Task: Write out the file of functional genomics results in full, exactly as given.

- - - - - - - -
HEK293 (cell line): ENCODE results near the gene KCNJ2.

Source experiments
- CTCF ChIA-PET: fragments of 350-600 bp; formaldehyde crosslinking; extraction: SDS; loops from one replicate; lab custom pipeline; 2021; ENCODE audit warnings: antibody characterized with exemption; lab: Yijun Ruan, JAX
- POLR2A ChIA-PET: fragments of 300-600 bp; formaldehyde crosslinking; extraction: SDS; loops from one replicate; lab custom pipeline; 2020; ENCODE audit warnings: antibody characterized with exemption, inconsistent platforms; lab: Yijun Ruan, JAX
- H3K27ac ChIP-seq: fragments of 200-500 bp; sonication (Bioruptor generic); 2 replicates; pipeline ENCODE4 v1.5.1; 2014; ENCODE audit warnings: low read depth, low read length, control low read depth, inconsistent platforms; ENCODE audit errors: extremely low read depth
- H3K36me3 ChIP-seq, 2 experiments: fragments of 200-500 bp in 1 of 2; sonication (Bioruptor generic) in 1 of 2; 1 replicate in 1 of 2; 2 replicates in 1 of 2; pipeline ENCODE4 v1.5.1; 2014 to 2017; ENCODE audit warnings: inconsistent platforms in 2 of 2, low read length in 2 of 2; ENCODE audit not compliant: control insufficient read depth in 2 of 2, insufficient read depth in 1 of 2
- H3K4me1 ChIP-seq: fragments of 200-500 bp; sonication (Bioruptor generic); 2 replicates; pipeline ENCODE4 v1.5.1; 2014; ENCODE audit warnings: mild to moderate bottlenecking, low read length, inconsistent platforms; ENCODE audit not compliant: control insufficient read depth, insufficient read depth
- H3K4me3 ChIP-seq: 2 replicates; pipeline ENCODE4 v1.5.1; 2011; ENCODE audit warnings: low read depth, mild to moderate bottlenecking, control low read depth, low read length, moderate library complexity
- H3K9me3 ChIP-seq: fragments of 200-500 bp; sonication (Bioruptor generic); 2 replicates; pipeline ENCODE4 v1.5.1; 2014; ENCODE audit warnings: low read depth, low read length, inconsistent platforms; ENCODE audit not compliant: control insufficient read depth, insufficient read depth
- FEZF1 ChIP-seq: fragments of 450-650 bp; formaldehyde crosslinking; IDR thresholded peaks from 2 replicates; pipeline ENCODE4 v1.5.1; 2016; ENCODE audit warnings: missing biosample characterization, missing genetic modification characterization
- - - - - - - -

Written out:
HEK293 (cell line): ENCODE results near the gene KCNJ2.

Source experiments
- CTCF ChIA-PET: fragments of 350-600 bp; formaldehyde crosslinking; extraction: SDS; loops from one replicate; lab custom pipeline; 2021; ENCODE audit warnings: antibody characterized with exemption; lab: Yijun Ruan, JAX
- POLR2A ChIA-PET: fragments of 300-600 bp; formaldehyde crosslinking; extraction: SDS; loops from one replicate; lab custom pipeline; 2020; ENCODE audit warnings: antibody characterized with exemption, inconsistent platforms; lab: Yijun Ruan, JAX
- H3K27ac ChIP-seq: fragments of 200-500 bp; sonication (Bioruptor generic); 2 replicates; pipeline ENCODE4 v1.5.1; 2014; ENCODE audit warnings: low read depth, low read length, control low read depth, inconsistent platforms; ENCODE audit errors: extremely low read depth
- H3K36me3 ChIP-seq, 2 experiments: fragments of 200-500 bp in 1 of 2; sonication (Bioruptor generic) in 1 of 2; 1 replicate in 1 of 2; 2 replicates in 1 of 2; pipeline ENCODE4 v1.5.1; 2014 to 2017; ENCODE audit warnings: inconsistent platforms in 2 of 2, low read length in 2 of 2; ENCODE audit not compliant: control insufficient read depth in 2 of 2, insufficient read depth in 1 of 2
- H3K4me1 ChIP-seq: fragments of 200-500 bp; sonication (Bioruptor generic); 2 replicates; pipeline ENCODE4 v1.5.1; 2014; ENCODE audit warnings: mild to moderate bottlenecking, low read length, inconsistent platforms; ENCODE audit not compliant: control insufficient read depth, insufficient read depth
- H3K4me3 ChIP-seq: 2 replicates; pipeline ENCODE4 v1.5.1; 2011; ENCODE audit warnings: low read depth, mild to moderate bottlenecking, control low read depth, low read length, moderate library complexity
- H3K9me3 ChIP-seq: fragments of 200-500 bp; sonication (Bioruptor generic); 2 replicates; pipeline ENCODE4 v1.5.1; 2014; ENCODE audit warnings: low read depth, low read length, inconsistent platforms; ENCODE audit not compliant: control insufficient read depth, insufficient read depth
- FEZF1 ChIP-seq: fragments of 450-650 bp; formaldehyde crosslinking; IDR thresholded peaks from 2 replicates; pipeline ENCODE4 v1.5.1; 2016; ENCODE audit warnings: missing biosample characterization, missing genetic modification characterization